"He has been a steady hand during challenging times at the Department and he has worked to strengthen relationships with the states and the nation's sportsmen and women.," said the group's president, Whit Fosburgh. "Mr. Bernhardt's nomination to be Secretary of the Interior places him in an unenviable position to balance the priorities of the Trump Administration with the mission of the Department."
Initially Bernhardt was reluctant to take the post when approached by the White House, according to administration officials who spoke on the condition of anonymity in order to discuss personnel matters. And as recently as a week ago, Trump was considering tapping former Rep. Cynthia Lummis, R-Wyo., a conservative who retired from the House in 2017.
But the shutdown, coupled with Zinke's departure, also gave Bernhardt an opportunity to spend more time with the president as Trump weighed how to fill the vacancy. During a Cabinet meeting last month, Bernhardt sat next to the president, and he also accompanied Trump and Vice President Mike Pence on a recent trip to the Martin Luther King Jr. memorial on the National Mall.
A former senior administration official said Bernhardt rarely interacted with Trump in the first two years because Zinke was so determined to be in front of the president and taking credit for the department's accomplishments. But Bernhardt "actually ran the agency," the official said. "Zinke wasn't running the agency." The official requested anonymity to describe internal conversations between the White House and the agency.
Bernhardt made it clear he was prepared to leave the administration if the president tapped someone else for the top job, according to two individuals familiar with the matter.
Even Bernhardt's opponents described him as a skilled policy and legal expert who has spearheaded the regulatory rollbacks and accelerated oil and gas leasing at a department that manages 500 million acres of U.S. land.
"As a former lobbyist for the fossil fuel industry, Bernhardt would be even more adept than his predecessor at advancing Trump's drill-anywhere agenda that prioritizes pollution over people," said Jamie Williams, president of The Wilderness Society.
In the last two years Interior has auctioned off more than 16.8 million acres of public land for oil and gas drilling, according to the advocacy group Center for Biological Diversity, 2.3 million of which was leased. In the first quarter of 2019, nearly 2.3 million more acres are on the chopping block.
Bernhardt has played a key role in shrinking two national monuments in southern Utah, as well as pushing to open up the land now outside their boundaries to be opened up for coal and mineral mining. While opponents of the move came to public comment meetings at Bureau of Land Management offices in October, Bernhardt dismissed that criticism as coming from out of state, including California.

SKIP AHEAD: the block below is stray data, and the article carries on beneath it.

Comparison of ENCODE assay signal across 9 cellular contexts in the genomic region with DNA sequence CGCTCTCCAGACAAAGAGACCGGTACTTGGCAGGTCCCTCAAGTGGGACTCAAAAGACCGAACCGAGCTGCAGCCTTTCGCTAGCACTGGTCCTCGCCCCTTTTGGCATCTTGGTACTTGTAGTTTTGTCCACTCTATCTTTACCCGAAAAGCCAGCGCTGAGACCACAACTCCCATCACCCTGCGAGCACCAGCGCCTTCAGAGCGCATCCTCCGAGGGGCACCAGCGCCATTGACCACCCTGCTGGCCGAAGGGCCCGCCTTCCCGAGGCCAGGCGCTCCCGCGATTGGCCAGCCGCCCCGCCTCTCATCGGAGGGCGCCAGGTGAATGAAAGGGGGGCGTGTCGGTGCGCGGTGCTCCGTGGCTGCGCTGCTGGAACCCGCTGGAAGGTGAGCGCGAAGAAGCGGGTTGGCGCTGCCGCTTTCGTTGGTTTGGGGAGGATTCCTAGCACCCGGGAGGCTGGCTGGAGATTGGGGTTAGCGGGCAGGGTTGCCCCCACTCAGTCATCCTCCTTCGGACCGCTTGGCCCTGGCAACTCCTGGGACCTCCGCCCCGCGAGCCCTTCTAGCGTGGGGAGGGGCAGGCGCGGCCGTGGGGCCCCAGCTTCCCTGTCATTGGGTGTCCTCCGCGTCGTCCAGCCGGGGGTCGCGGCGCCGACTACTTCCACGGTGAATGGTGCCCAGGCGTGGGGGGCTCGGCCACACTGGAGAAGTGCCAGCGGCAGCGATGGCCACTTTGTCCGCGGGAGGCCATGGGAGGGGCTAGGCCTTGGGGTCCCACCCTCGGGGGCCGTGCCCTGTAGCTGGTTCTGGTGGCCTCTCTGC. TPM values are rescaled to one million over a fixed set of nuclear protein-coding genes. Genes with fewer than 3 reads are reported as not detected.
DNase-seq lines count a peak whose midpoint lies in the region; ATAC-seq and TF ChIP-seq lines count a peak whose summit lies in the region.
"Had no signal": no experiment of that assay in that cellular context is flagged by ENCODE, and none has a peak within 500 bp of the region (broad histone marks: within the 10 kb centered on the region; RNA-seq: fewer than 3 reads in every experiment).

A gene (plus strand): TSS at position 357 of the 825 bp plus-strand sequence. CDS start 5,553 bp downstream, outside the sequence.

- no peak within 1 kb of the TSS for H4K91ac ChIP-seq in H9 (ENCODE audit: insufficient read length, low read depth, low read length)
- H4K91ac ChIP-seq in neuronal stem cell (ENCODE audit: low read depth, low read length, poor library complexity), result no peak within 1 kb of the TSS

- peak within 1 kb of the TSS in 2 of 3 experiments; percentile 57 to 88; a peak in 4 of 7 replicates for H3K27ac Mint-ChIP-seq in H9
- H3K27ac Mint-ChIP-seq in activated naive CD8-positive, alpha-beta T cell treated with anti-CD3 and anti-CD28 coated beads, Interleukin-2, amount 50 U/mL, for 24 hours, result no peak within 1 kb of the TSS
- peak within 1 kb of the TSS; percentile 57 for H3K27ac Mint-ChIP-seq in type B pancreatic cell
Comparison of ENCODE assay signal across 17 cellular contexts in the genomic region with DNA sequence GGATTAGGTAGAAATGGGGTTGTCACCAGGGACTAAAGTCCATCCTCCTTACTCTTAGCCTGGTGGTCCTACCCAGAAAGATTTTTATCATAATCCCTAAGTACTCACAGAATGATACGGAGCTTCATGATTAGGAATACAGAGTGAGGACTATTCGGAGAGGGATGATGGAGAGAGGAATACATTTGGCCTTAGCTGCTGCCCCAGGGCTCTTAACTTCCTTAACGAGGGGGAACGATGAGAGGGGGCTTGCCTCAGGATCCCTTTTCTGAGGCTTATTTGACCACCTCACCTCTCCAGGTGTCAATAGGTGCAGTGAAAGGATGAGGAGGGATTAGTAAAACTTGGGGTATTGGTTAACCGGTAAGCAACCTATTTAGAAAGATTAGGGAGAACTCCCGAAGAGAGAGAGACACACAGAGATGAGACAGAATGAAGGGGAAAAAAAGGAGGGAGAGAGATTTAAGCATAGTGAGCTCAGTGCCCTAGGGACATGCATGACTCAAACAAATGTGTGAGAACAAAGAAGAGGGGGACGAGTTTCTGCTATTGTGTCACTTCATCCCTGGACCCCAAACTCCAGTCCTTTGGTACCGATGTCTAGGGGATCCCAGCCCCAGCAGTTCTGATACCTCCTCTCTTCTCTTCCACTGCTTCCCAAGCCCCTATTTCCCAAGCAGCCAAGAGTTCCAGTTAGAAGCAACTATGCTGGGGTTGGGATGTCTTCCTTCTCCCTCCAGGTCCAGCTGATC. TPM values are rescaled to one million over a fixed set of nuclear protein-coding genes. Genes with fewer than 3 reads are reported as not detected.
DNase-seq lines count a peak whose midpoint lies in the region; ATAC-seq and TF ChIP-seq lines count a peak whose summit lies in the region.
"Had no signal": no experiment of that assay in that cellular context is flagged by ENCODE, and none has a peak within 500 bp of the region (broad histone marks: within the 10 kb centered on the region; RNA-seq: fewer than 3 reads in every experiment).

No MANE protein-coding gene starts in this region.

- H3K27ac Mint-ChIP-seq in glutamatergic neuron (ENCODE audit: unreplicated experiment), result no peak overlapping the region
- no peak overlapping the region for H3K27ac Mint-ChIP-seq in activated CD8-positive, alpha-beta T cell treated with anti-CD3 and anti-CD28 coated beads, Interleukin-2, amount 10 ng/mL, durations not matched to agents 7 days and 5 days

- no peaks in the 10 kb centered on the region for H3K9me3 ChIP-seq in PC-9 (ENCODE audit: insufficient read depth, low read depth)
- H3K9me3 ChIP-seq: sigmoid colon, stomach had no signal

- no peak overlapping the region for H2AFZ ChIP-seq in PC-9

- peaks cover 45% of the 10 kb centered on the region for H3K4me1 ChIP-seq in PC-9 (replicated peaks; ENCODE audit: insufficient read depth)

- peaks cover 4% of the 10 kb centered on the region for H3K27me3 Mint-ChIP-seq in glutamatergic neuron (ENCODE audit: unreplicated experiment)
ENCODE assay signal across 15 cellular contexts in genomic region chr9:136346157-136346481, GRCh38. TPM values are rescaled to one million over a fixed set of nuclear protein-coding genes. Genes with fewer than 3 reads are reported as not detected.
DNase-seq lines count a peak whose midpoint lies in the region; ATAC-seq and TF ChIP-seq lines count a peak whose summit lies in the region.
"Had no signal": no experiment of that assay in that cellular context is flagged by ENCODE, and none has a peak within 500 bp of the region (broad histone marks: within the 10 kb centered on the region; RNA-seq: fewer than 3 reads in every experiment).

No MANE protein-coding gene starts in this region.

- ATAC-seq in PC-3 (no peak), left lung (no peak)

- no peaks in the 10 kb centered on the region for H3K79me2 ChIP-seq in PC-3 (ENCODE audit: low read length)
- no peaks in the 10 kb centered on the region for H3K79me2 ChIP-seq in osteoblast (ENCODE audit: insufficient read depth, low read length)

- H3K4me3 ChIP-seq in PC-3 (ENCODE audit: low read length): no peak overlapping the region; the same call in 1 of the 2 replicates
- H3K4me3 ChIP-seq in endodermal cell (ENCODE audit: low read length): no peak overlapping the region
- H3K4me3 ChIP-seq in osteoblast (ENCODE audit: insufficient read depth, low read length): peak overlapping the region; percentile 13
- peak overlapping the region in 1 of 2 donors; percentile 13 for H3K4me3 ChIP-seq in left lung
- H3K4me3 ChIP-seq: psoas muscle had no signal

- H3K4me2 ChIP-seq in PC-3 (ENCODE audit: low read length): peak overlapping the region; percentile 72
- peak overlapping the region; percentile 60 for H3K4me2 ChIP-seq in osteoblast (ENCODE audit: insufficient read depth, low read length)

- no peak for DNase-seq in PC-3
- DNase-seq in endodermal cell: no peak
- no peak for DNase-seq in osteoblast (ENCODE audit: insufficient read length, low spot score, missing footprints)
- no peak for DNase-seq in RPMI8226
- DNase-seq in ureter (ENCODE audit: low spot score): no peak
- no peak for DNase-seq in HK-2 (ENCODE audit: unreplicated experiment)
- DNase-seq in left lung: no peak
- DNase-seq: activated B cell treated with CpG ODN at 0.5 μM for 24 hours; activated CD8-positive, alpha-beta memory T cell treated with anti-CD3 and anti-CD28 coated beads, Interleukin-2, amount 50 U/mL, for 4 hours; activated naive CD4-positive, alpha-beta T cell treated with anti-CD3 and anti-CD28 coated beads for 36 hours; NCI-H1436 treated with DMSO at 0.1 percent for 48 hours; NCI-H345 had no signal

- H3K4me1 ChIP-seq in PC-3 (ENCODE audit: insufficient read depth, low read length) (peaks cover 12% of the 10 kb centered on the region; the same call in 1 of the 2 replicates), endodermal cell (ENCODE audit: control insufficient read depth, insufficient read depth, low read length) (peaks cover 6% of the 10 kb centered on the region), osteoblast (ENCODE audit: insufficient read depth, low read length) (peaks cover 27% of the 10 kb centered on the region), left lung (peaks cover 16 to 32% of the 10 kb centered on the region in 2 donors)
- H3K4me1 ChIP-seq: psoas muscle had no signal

While Zinke took extensive personal time while serving as secretary and traveled frequently to his homes in Whitefish, Montana and Santa Barbara, California, Bernhardt has spent much of his time in the office working at headquarters or at home in northern Virginia.
Dan DuBray, who worked for Bernhardt on Indian trust issues during the Bush administration and retired last year as the U.S. Bureau of Reclamation's director of public affairs, said his former boss was focused on maximizing efficiency even as they toured some of America's most scenic sites.
"We'd have long days, in Portland, Anchorage and Arizona, I think David was still game to keep going, others might have wanted to see a local site or get outside," DuBray said. "There's a finite amount of time, and David has always been keenly aware of that - we have limited time to get our agenda accomplished."
While Bernhardt has made a point of consulting with Republican lawmakers since returning to Interior, his support among congressional Democrats has slipped since he was confirmed. The Senate approved him as deputy secretary on a vote of 53-43, largely along party lines. While the Republican margin of control in the Senate all but ensures that he will win confirmation, he is unlikely to attract as much Democratic support as he did a year and-a-half ago.
House Natural Resources Committee Chairman Raul Grijalva, D-N.M., has already indicated he intends to call Bernhardt before his panel to testify about some of the department's policy decisions, and confirmation hearings in the Senate would allow Democrats to press for answers on an array of fronts.
Bernhardt, for his part, has made an effort to reach out to Interior staff through a series of occasional department-wide emails. On Sunday he sent an email praising their dedication, even as he blasted Obama administration officials for not upholding the department's ethical standards.
"I believe that serving the public is one of the highest callings a person can undertake," he wrote in an email Sunday, which was obtained by The Washington Post. "This belief has been reaffirmed in the past few weeks as many of you carried on fulfilling the Department's mission with the knowledge that the timing of your pay was highly uncertain. This perspective is why the notion that a public servant would breach the public trust to enrich themselves so deeply offends me. Such conduct undermines everything I believe in regarding public service."
This article was written by Josh Dawsey, Darryl Fears and Juliet Eilperin, reporters for The Washington Post.